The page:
• To see the full list of those recognised on the 2018 honours list click here.
Drunk tanks may become norm, NHS boss warns ‘selfish’ revellers.
• Bristol launched the UK’s first drunk tank 3 years ago in a partnership between the police, ambulance and local hospital,
• Known officially as an alcohol recovery centre, it is a state-of-the-art medical facility contained in a 60ft-long converted articulated lorry. The vehicles have beds, seats, 2 showers, medical drips, oxygen, blood testing equipment and a pump system for the worst-affected revellers.
• It is staffed by paramedics who provide basic treatment, although those who need it can still be sent to A&E.
• There are now around 16 mobile units- also known as booze buses- across the UK, according to a recent survey, and a number of cities operate them all year round, including Newcastle, Cardiff, Manchester and Bristol.
• Head of the NHS, Simon Stevens, said he would be closely monitoring how the mobile units cope on New Year’s Eve before deciding whether they should become a regular feature.
• It is estimated 15% of attendances at A&E are due to alcohol consumption. This rises to about 70% on Friday and Saturday nights and Stevens hopes the drunk tanks will reduce this figure.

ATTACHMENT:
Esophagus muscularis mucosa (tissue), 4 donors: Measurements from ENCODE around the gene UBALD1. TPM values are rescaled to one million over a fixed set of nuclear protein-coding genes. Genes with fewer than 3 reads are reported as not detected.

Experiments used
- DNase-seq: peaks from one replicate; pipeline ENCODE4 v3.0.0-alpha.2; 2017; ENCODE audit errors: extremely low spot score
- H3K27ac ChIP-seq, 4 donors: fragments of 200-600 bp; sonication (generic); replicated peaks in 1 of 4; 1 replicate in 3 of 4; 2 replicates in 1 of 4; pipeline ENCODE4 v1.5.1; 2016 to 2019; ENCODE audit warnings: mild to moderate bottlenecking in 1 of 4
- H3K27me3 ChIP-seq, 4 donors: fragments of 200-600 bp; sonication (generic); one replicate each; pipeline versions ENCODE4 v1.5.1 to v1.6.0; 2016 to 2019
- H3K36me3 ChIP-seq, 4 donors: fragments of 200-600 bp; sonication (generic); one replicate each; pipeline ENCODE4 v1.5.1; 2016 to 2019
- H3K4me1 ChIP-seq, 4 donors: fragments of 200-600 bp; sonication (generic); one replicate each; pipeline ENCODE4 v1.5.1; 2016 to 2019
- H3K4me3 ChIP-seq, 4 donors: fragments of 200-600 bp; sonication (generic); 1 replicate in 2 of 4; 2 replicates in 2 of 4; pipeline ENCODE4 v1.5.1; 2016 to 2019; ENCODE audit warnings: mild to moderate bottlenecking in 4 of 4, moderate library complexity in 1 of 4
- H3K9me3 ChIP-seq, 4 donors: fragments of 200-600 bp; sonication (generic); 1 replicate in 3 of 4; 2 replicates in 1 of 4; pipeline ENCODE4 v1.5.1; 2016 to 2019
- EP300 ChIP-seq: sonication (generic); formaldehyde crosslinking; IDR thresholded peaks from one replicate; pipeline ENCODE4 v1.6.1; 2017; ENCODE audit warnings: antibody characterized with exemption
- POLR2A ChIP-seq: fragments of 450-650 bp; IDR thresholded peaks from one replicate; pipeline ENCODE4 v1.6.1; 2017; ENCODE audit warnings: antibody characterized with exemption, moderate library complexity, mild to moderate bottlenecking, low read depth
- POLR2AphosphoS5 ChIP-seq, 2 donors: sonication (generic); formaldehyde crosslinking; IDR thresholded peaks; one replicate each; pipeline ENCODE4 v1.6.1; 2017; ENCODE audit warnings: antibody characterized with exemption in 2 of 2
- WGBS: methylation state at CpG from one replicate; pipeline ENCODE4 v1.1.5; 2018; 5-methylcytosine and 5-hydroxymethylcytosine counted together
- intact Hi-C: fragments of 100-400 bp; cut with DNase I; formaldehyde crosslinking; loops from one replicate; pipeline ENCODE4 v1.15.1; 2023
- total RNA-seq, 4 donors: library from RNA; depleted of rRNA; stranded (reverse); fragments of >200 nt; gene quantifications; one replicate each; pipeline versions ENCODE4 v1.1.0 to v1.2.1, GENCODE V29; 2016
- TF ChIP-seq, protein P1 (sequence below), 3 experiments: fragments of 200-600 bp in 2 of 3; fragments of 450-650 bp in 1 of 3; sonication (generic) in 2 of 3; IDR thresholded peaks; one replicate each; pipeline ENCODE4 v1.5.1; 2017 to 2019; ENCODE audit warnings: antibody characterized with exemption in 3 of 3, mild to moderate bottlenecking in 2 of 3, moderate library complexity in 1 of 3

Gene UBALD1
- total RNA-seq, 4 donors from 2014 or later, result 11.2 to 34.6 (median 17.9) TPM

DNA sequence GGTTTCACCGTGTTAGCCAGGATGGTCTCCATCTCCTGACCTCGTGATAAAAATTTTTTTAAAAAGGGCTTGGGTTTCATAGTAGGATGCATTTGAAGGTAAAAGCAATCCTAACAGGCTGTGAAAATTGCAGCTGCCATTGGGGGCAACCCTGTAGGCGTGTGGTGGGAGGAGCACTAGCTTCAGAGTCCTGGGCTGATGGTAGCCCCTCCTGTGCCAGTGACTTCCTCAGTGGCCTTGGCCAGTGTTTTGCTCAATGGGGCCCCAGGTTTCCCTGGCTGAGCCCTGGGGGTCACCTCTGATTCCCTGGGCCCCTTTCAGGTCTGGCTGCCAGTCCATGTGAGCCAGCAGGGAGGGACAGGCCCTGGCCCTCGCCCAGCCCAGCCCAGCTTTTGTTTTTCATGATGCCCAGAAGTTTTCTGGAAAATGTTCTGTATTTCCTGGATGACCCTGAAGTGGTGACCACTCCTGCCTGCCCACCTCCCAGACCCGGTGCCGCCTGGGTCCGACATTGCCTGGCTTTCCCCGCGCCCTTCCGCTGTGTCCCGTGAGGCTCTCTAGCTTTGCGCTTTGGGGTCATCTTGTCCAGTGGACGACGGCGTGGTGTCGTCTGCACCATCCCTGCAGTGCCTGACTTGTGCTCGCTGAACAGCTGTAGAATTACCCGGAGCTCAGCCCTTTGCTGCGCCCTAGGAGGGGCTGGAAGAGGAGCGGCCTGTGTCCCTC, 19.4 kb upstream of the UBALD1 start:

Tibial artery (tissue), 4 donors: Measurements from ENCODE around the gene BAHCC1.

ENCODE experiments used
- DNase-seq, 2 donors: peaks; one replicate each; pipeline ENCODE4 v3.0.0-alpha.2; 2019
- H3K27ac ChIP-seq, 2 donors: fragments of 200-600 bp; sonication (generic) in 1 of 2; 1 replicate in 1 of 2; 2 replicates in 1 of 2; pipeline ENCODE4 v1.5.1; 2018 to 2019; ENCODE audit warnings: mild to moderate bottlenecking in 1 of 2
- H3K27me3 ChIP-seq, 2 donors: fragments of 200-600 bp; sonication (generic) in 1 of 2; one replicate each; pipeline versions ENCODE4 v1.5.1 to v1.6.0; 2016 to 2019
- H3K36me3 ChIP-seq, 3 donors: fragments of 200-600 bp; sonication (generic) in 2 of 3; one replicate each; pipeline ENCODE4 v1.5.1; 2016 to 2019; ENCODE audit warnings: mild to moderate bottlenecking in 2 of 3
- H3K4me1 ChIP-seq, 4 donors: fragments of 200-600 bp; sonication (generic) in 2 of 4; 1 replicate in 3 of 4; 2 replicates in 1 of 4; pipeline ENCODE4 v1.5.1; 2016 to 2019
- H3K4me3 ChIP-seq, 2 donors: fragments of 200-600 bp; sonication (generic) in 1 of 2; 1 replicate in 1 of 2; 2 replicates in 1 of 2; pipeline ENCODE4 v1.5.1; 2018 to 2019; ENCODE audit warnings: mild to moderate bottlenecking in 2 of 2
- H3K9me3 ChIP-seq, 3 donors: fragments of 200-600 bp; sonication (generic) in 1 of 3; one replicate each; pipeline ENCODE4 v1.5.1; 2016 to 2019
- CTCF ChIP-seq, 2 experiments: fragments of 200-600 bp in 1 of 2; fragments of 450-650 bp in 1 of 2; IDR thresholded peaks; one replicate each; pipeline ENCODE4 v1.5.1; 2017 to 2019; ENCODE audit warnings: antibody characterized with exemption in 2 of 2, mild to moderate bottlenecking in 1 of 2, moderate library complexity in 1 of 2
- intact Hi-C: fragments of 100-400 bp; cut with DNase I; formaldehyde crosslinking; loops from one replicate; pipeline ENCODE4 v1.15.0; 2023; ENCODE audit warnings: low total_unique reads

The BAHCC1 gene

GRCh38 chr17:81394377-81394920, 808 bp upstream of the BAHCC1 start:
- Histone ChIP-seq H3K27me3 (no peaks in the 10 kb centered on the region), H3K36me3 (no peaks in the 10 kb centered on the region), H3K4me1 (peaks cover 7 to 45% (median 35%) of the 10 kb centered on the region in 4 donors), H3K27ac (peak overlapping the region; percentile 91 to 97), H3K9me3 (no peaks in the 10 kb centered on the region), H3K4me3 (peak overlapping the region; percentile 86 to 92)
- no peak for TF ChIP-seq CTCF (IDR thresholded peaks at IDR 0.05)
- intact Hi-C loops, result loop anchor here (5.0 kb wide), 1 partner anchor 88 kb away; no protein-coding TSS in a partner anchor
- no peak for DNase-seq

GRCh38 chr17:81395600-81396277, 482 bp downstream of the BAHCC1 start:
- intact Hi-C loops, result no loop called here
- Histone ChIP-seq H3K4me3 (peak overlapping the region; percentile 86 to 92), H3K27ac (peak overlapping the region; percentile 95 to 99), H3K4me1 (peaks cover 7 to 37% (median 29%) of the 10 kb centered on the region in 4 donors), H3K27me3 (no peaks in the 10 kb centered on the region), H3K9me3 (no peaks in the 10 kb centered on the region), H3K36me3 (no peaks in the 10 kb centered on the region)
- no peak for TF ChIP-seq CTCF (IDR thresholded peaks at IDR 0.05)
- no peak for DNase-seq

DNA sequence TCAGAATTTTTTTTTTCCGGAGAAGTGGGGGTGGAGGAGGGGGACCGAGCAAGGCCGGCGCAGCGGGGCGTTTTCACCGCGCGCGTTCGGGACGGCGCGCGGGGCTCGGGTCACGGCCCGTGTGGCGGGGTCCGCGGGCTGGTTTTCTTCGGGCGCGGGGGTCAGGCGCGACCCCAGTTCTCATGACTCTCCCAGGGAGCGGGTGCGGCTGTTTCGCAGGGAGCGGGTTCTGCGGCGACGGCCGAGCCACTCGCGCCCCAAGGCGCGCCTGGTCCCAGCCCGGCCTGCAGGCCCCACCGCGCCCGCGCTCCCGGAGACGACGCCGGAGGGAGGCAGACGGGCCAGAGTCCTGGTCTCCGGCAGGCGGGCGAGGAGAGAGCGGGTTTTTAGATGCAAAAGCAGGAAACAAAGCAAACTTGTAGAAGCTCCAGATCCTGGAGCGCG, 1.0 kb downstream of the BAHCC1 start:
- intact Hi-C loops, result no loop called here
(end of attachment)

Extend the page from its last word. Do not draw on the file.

• Dr Katherine Henderson, a consultant in emergency medicine from Guy’s and St Thomas’s Hospitals, has criticised the announcement.
• Henderson believes it might be better to have a conversation about people drinking less on a night out instead.
• Henderson told the BBC “You’re saying ‘there’s a safety net for you’, rather than saying ‘how are you going to get yourself and your friends home safely’?”
• In North Ireland, Belfast operates an NHS-run unit and an SOS bus, which helps anyone who is vulnerable.
• In Scotland, there are no drunk tanks in operation and the government said they had no plans to introduce them.
In International News:
North Korea: South seizes second ship in oil supply row.
• South Korean authorities have seized a second ship suspected of supplying oil to North Korea in violation of international sanctions, officials say.